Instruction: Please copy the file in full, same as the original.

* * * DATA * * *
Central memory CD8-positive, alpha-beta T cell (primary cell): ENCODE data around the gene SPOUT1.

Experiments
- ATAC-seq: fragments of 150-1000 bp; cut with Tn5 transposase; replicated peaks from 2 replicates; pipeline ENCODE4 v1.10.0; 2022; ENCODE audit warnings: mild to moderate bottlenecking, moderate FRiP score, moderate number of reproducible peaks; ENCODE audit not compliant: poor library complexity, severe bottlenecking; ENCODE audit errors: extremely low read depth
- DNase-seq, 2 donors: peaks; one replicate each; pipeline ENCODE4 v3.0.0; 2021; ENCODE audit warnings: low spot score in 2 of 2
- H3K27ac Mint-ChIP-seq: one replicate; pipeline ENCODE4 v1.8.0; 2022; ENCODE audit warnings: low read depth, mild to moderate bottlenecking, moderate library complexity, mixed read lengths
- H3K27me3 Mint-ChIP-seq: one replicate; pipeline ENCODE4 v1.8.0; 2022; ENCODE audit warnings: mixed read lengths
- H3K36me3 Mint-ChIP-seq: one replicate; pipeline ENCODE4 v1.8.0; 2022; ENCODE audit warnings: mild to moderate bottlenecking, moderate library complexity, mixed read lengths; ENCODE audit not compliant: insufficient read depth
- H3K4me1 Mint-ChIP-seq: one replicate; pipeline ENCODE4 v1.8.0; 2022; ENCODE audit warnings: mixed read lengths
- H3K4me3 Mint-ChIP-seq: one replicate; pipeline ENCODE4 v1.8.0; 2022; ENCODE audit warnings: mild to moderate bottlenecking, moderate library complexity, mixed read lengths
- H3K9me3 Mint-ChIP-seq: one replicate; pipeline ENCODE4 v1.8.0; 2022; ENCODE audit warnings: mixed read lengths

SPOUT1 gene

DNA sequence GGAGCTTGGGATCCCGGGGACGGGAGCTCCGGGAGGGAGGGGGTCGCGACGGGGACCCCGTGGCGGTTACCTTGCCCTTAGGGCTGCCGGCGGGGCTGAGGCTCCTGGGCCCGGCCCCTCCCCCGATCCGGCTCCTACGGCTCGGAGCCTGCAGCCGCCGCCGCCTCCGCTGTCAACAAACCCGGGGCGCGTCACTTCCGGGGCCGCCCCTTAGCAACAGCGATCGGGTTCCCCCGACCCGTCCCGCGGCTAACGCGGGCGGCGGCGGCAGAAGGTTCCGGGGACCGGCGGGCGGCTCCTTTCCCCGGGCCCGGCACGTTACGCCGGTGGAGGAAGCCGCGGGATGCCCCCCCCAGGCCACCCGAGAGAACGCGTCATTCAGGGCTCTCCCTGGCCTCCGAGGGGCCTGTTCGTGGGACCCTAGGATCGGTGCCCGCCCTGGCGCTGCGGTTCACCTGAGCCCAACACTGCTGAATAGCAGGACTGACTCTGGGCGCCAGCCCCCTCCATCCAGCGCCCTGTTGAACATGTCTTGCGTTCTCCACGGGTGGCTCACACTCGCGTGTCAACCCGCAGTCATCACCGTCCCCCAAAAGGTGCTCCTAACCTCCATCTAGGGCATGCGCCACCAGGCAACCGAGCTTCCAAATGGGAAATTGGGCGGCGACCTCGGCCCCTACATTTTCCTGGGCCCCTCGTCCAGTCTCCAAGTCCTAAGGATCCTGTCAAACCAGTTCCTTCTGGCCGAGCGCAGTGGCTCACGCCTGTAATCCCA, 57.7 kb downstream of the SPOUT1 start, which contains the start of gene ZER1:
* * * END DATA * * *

Central memory CD8-positive, alpha-beta T cell (primary cell): ENCODE data around the gene SPOUT1.

Experiments
- ATAC-seq: fragments of 150-1000 bp; cut with Tn5 transposase; replicated peaks from 2 replicates; pipeline ENCODE4 v1.10.0; 2022; ENCODE audit warnings: mild to moderate bottlenecking, moderate FRiP score, moderate number of reproducible peaks; ENCODE audit not compliant: poor library complexity, severe bottlenecking; ENCODE audit errors: extremely low read depth
- DNase-seq, 2 donors: peaks; one replicate each; pipeline ENCODE4 v3.0.0; 2021; ENCODE audit warnings: low spot score in 2 of 2
- H3K27ac Mint-ChIP-seq: one replicate; pipeline ENCODE4 v1.8.0; 2022; ENCODE audit warnings: low read depth, mild to moderate bottlenecking, moderate library complexity, mixed read lengths
- H3K27me3 Mint-ChIP-seq: one replicate; pipeline ENCODE4 v1.8.0; 2022; ENCODE audit warnings: mixed read lengths
- H3K36me3 Mint-ChIP-seq: one replicate; pipeline ENCODE4 v1.8.0; 2022; ENCODE audit warnings: mild to moderate bottlenecking, moderate library complexity, mixed read lengths; ENCODE audit not compliant: insufficient read depth
- H3K4me1 Mint-ChIP-seq: one replicate; pipeline ENCODE4 v1.8.0; 2022; ENCODE audit warnings: mixed read lengths
- H3K4me3 Mint-ChIP-seq: one replicate; pipeline ENCODE4 v1.8.0; 2022; ENCODE audit warnings: mild to moderate bottlenecking, moderate library complexity, mixed read lengths
- H3K9me3 Mint-ChIP-seq: one replicate; pipeline ENCODE4 v1.8.0; 2022; ENCODE audit warnings: mixed read lengths

SPOUT1 gene

DNA sequence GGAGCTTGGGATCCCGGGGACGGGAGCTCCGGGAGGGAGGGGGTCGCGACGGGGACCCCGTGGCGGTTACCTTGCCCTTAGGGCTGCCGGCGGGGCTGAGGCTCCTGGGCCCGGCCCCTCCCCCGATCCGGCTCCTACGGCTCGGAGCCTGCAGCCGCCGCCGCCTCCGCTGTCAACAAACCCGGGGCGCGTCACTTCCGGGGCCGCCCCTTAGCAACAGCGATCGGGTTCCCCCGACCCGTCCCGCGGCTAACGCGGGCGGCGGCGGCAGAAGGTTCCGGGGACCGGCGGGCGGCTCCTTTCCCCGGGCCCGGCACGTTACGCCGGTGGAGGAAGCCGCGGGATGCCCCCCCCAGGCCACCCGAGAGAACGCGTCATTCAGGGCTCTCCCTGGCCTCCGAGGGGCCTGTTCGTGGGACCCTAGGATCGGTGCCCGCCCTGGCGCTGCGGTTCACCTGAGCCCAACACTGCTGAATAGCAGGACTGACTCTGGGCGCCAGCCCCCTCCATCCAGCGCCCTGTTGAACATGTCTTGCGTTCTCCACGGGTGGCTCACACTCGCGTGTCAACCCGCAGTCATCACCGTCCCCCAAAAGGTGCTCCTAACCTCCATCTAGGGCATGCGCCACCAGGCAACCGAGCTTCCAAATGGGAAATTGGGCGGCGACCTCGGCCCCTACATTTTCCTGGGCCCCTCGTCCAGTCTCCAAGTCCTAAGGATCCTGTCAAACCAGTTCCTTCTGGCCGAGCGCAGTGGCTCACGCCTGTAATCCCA, 57.7 kb downstream of the SPOUT1 start, which contains the start of gene ZER1: